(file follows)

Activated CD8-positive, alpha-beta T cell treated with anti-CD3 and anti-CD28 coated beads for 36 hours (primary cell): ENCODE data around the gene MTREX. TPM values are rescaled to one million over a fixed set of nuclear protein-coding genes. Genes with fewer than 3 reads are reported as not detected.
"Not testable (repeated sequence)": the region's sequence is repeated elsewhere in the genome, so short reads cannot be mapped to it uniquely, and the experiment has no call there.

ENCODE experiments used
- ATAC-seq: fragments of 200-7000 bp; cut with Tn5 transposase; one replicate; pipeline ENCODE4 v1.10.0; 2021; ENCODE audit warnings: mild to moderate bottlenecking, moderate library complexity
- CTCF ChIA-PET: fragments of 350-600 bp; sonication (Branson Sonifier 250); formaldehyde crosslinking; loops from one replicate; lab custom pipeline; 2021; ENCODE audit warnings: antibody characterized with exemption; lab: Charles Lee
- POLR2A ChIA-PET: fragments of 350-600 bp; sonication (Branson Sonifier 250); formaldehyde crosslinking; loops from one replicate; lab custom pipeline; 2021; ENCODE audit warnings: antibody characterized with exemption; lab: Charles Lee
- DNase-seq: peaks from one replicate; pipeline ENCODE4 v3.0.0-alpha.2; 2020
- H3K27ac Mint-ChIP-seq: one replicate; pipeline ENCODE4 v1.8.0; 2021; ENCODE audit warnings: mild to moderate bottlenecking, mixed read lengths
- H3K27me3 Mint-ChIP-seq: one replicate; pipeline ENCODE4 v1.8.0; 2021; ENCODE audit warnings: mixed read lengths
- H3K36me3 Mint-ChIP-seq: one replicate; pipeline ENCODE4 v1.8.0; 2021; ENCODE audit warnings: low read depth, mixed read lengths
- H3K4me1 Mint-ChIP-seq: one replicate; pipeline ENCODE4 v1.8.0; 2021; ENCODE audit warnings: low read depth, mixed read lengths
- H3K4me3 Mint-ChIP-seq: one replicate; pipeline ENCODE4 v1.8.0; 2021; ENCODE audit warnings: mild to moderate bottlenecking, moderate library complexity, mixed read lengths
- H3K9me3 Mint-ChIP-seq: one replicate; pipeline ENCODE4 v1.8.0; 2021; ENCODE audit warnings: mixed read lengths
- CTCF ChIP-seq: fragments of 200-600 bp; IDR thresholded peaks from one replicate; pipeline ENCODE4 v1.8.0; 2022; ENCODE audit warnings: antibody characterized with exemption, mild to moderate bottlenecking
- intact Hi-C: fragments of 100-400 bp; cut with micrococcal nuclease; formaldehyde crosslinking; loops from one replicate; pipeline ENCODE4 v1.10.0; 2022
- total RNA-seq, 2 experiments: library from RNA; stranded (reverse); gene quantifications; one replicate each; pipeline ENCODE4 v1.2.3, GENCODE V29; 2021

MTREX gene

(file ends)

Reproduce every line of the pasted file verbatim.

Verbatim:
Activated CD8-positive, alpha-beta T cell treated with anti-CD3 and anti-CD28 coated beads for 36 hours (primary cell): ENCODE data around the gene MTREX. TPM values are rescaled to one million over a fixed set of nuclear protein-coding genes. Genes with fewer than 3 reads are reported as not detected.
"Not testable (repeated sequence)": the region's sequence is repeated elsewhere in the genome, so short reads cannot be mapped to it uniquely, and the experiment has no call there.

ENCODE experiments used
- ATAC-seq: fragments of 200-7000 bp; cut with Tn5 transposase; one replicate; pipeline ENCODE4 v1.10.0; 2021; ENCODE audit warnings: mild to moderate bottlenecking, moderate library complexity
- CTCF ChIA-PET: fragments of 350-600 bp; sonication (Branson Sonifier 250); formaldehyde crosslinking; loops from one replicate; lab custom pipeline; 2021; ENCODE audit warnings: antibody characterized with exemption; lab: Charles Lee
- POLR2A ChIA-PET: fragments of 350-600 bp; sonication (Branson Sonifier 250); formaldehyde crosslinking; loops from one replicate; lab custom pipeline; 2021; ENCODE audit warnings: antibody characterized with exemption; lab: Charles Lee
- DNase-seq: peaks from one replicate; pipeline ENCODE4 v3.0.0-alpha.2; 2020
- H3K27ac Mint-ChIP-seq: one replicate; pipeline ENCODE4 v1.8.0; 2021; ENCODE audit warnings: mild to moderate bottlenecking, mixed read lengths
- H3K27me3 Mint-ChIP-seq: one replicate; pipeline ENCODE4 v1.8.0; 2021; ENCODE audit warnings: mixed read lengths
- H3K36me3 Mint-ChIP-seq: one replicate; pipeline ENCODE4 v1.8.0; 2021; ENCODE audit warnings: low read depth, mixed read lengths
- H3K4me1 Mint-ChIP-seq: one replicate; pipeline ENCODE4 v1.8.0; 2021; ENCODE audit warnings: low read depth, mixed read lengths
- H3K4me3 Mint-ChIP-seq: one replicate; pipeline ENCODE4 v1.8.0; 2021; ENCODE audit warnings: mild to moderate bottlenecking, moderate library complexity, mixed read lengths
- H3K9me3 Mint-ChIP-seq: one replicate; pipeline ENCODE4 v1.8.0; 2021; ENCODE audit warnings: mixed read lengths
- CTCF ChIP-seq: fragments of 200-600 bp; IDR thresholded peaks from one replicate; pipeline ENCODE4 v1.8.0; 2022; ENCODE audit warnings: antibody characterized with exemption, mild to moderate bottlenecking
- intact Hi-C: fragments of 100-400 bp; cut with micrococcal nuclease; formaldehyde crosslinking; loops from one replicate; pipeline ENCODE4 v1.10.0; 2022
- total RNA-seq, 2 experiments: library from RNA; stranded (reverse); gene quantifications; one replicate each; pipeline ENCODE4 v1.2.3, GENCODE V29; 2021

MTREX gene